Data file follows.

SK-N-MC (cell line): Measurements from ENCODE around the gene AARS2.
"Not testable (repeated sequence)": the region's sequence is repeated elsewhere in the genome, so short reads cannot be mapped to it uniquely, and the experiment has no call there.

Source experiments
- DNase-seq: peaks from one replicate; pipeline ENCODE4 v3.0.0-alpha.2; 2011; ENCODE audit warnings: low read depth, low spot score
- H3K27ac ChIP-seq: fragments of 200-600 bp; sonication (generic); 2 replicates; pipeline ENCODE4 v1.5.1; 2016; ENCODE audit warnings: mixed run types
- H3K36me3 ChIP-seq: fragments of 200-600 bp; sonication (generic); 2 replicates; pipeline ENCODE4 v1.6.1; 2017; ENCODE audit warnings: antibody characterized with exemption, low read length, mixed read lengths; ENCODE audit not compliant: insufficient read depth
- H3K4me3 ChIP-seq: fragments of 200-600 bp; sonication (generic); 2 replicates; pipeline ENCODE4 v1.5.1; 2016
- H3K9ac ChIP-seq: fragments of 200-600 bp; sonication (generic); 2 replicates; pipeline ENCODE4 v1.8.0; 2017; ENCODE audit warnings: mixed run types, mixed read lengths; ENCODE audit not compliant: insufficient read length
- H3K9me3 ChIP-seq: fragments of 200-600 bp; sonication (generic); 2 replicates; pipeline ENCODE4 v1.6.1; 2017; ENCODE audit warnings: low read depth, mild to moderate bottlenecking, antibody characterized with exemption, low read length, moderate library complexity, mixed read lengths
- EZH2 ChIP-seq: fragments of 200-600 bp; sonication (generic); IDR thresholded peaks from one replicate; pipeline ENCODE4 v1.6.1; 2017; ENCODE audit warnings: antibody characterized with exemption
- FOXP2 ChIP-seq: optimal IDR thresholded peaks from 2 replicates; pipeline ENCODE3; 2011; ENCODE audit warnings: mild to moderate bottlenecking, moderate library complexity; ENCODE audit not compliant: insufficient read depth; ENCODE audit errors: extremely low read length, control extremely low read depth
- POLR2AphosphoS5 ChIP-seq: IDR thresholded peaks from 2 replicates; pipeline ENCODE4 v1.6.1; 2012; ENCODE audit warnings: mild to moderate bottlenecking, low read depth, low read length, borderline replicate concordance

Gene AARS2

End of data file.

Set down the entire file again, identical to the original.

SK-N-MC (cell line): Measurements from ENCODE around the gene AARS2.
"Not testable (repeated sequence)": the region's sequence is repeated elsewhere in the genome, so short reads cannot be mapped to it uniquely, and the experiment has no call there.

Source experiments
- DNase-seq: peaks from one replicate; pipeline ENCODE4 v3.0.0-alpha.2; 2011; ENCODE audit warnings: low read depth, low spot score
- H3K27ac ChIP-seq: fragments of 200-600 bp; sonication (generic); 2 replicates; pipeline ENCODE4 v1.5.1; 2016; ENCODE audit warnings: mixed run types
- H3K36me3 ChIP-seq: fragments of 200-600 bp; sonication (generic); 2 replicates; pipeline ENCODE4 v1.6.1; 2017; ENCODE audit warnings: antibody characterized with exemption, low read length, mixed read lengths; ENCODE audit not compliant: insufficient read depth
- H3K4me3 ChIP-seq: fragments of 200-600 bp; sonication (generic); 2 replicates; pipeline ENCODE4 v1.5.1; 2016
- H3K9ac ChIP-seq: fragments of 200-600 bp; sonication (generic); 2 replicates; pipeline ENCODE4 v1.8.0; 2017; ENCODE audit warnings: mixed run types, mixed read lengths; ENCODE audit not compliant: insufficient read length
- H3K9me3 ChIP-seq: fragments of 200-600 bp; sonication (generic); 2 replicates; pipeline ENCODE4 v1.6.1; 2017; ENCODE audit warnings: low read depth, mild to moderate bottlenecking, antibody characterized with exemption, low read length, moderate library complexity, mixed read lengths
- EZH2 ChIP-seq: fragments of 200-600 bp; sonication (generic); IDR thresholded peaks from one replicate; pipeline ENCODE4 v1.6.1; 2017; ENCODE audit warnings: antibody characterized with exemption
- FOXP2 ChIP-seq: optimal IDR thresholded peaks from 2 replicates; pipeline ENCODE3; 2011; ENCODE audit warnings: mild to moderate bottlenecking, moderate library complexity; ENCODE audit not compliant: insufficient read depth; ENCODE audit errors: extremely low read length, control extremely low read depth
- POLR2AphosphoS5 ChIP-seq: IDR thresholded peaks from 2 replicates; pipeline ENCODE4 v1.6.1; 2012; ENCODE audit warnings: mild to moderate bottlenecking, low read depth, low read length, borderline replicate concordance

Gene AARS2